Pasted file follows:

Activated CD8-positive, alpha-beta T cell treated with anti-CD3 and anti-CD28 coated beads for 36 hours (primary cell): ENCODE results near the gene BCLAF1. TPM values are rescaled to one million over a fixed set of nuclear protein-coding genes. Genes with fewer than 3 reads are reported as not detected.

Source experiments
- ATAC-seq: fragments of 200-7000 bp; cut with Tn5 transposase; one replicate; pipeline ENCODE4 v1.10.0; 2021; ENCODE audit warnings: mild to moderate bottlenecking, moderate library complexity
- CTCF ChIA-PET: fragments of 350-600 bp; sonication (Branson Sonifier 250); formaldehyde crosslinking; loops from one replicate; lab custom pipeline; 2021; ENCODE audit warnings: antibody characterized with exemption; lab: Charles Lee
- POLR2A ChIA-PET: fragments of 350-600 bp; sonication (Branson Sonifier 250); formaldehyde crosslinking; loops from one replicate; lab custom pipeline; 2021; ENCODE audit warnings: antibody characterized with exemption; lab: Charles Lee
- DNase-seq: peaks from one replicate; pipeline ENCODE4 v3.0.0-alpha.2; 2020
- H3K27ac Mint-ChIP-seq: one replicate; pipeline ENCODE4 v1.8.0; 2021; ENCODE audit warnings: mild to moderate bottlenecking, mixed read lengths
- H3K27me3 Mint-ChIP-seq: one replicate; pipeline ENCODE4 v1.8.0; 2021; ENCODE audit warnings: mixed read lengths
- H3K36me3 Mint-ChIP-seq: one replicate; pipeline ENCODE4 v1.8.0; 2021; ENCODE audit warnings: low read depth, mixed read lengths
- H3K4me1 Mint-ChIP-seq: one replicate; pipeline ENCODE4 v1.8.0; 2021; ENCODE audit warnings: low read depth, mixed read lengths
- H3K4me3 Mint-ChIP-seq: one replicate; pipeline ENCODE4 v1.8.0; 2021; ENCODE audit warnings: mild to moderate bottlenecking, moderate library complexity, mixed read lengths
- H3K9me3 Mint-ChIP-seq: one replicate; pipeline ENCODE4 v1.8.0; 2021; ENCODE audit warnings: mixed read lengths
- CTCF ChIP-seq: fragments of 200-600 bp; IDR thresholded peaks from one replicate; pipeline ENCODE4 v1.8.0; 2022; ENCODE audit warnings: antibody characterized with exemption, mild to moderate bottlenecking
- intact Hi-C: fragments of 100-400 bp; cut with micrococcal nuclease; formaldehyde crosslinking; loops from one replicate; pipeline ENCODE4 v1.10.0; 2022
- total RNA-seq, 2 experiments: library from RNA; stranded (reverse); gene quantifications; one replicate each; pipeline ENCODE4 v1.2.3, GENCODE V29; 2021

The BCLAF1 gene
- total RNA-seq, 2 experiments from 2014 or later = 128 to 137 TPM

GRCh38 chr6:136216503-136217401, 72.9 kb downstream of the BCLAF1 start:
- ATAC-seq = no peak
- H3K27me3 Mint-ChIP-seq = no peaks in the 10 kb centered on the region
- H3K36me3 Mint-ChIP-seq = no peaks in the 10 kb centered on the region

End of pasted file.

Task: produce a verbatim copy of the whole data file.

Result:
Activated CD8-positive, alpha-beta T cell treated with anti-CD3 and anti-CD28 coated beads for 36 hours (primary cell): ENCODE results near the gene BCLAF1. TPM values are rescaled to one million over a fixed set of nuclear protein-coding genes. Genes with fewer than 3 reads are reported as not detected.

Source experiments
- ATAC-seq: fragments of 200-7000 bp; cut with Tn5 transposase; one replicate; pipeline ENCODE4 v1.10.0; 2021; ENCODE audit warnings: mild to moderate bottlenecking, moderate library complexity
- CTCF ChIA-PET: fragments of 350-600 bp; sonication (Branson Sonifier 250); formaldehyde crosslinking; loops from one replicate; lab custom pipeline; 2021; ENCODE audit warnings: antibody characterized with exemption; lab: Charles Lee
- POLR2A ChIA-PET: fragments of 350-600 bp; sonication (Branson Sonifier 250); formaldehyde crosslinking; loops from one replicate; lab custom pipeline; 2021; ENCODE audit warnings: antibody characterized with exemption; lab: Charles Lee
- DNase-seq: peaks from one replicate; pipeline ENCODE4 v3.0.0-alpha.2; 2020
- H3K27ac Mint-ChIP-seq: one replicate; pipeline ENCODE4 v1.8.0; 2021; ENCODE audit warnings: mild to moderate bottlenecking, mixed read lengths
- H3K27me3 Mint-ChIP-seq: one replicate; pipeline ENCODE4 v1.8.0; 2021; ENCODE audit warnings: mixed read lengths
- H3K36me3 Mint-ChIP-seq: one replicate; pipeline ENCODE4 v1.8.0; 2021; ENCODE audit warnings: low read depth, mixed read lengths
- H3K4me1 Mint-ChIP-seq: one replicate; pipeline ENCODE4 v1.8.0; 2021; ENCODE audit warnings: low read depth, mixed read lengths
- H3K4me3 Mint-ChIP-seq: one replicate; pipeline ENCODE4 v1.8.0; 2021; ENCODE audit warnings: mild to moderate bottlenecking, moderate library complexity, mixed read lengths
- H3K9me3 Mint-ChIP-seq: one replicate; pipeline ENCODE4 v1.8.0; 2021; ENCODE audit warnings: mixed read lengths
- CTCF ChIP-seq: fragments of 200-600 bp; IDR thresholded peaks from one replicate; pipeline ENCODE4 v1.8.0; 2022; ENCODE audit warnings: antibody characterized with exemption, mild to moderate bottlenecking
- intact Hi-C: fragments of 100-400 bp; cut with micrococcal nuclease; formaldehyde crosslinking; loops from one replicate; pipeline ENCODE4 v1.10.0; 2022
- total RNA-seq, 2 experiments: library from RNA; stranded (reverse); gene quantifications; one replicate each; pipeline ENCODE4 v1.2.3, GENCODE V29; 2021

The BCLAF1 gene
- total RNA-seq, 2 experiments from 2014 or later = 128 to 137 TPM

GRCh38 chr6:136216503-136217401, 72.9 kb downstream of the BCLAF1 start:
- ATAC-seq = no peak
- H3K27me3 Mint-ChIP-seq = no peaks in the 10 kb centered on the region
- H3K36me3 Mint-ChIP-seq = no peaks in the 10 kb centered on the region